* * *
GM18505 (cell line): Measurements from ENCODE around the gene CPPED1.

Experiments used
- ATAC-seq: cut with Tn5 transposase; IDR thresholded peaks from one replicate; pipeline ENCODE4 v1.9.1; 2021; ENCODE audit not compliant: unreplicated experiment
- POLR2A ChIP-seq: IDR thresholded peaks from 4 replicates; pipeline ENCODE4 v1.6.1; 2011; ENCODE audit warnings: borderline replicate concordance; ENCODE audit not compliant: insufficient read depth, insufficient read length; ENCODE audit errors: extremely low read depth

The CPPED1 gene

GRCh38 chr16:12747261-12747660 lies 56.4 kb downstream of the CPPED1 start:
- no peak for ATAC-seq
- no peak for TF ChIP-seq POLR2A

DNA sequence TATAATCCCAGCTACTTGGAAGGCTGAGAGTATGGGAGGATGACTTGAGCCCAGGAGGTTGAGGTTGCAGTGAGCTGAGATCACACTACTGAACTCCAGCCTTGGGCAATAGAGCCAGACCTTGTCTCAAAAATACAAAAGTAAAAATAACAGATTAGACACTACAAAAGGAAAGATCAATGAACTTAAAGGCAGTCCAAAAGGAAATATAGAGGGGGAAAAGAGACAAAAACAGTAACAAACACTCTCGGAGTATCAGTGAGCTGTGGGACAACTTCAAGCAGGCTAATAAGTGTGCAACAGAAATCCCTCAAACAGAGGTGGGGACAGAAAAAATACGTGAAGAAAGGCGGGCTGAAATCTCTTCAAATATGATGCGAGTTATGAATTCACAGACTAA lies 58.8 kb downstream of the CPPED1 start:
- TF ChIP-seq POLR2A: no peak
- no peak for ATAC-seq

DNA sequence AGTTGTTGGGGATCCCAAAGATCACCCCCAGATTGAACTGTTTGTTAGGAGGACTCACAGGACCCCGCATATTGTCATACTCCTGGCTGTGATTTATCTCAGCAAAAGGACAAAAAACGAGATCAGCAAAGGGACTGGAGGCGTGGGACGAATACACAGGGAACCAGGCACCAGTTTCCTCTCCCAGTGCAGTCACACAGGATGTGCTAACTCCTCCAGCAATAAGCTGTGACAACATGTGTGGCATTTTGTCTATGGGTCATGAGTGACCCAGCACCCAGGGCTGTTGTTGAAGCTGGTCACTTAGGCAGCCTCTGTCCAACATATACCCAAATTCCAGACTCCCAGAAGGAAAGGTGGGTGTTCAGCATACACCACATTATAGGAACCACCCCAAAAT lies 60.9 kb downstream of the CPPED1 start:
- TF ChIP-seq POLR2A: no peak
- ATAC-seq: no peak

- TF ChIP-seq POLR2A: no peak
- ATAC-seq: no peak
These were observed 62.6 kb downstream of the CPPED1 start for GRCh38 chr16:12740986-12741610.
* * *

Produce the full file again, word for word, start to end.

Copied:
GM18505 (cell line): Measurements from ENCODE around the gene CPPED1.

Experiments used
- ATAC-seq: cut with Tn5 transposase; IDR thresholded peaks from one replicate; pipeline ENCODE4 v1.9.1; 2021; ENCODE audit not compliant: unreplicated experiment
- POLR2A ChIP-seq: IDR thresholded peaks from 4 replicates; pipeline ENCODE4 v1.6.1; 2011; ENCODE audit warnings: borderline replicate concordance; ENCODE audit not compliant: insufficient read depth, insufficient read length; ENCODE audit errors: extremely low read depth

The CPPED1 gene

GRCh38 chr16:12747261-12747660 lies 56.4 kb downstream of the CPPED1 start:
- no peak for ATAC-seq
- no peak for TF ChIP-seq POLR2A

DNA sequence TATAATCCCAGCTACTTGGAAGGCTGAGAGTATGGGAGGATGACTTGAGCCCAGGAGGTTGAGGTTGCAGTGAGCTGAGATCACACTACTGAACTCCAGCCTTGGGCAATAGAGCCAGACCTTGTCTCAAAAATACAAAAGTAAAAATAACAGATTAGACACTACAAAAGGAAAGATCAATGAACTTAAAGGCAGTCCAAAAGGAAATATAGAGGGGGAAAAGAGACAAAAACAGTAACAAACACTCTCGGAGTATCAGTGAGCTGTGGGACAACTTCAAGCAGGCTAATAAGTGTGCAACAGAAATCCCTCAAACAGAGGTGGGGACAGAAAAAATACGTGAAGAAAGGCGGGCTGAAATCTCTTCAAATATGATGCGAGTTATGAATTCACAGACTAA lies 58.8 kb downstream of the CPPED1 start:
- TF ChIP-seq POLR2A: no peak
- no peak for ATAC-seq

DNA sequence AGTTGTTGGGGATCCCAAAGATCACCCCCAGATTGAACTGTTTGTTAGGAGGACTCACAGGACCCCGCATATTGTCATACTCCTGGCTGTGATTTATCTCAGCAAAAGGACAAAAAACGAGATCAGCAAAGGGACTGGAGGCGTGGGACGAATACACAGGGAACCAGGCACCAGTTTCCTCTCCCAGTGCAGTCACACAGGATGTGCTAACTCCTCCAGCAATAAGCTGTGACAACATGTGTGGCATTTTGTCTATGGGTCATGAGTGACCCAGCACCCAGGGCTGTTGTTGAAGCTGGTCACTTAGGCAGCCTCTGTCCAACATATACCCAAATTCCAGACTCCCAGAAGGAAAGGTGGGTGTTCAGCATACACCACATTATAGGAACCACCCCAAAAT lies 60.9 kb downstream of the CPPED1 start:
- TF ChIP-seq POLR2A: no peak
- ATAC-seq: no peak

- TF ChIP-seq POLR2A: no peak
- ATAC-seq: no peak
These were observed 62.6 kb downstream of the CPPED1 start for GRCh38 chr16:12740986-12741610.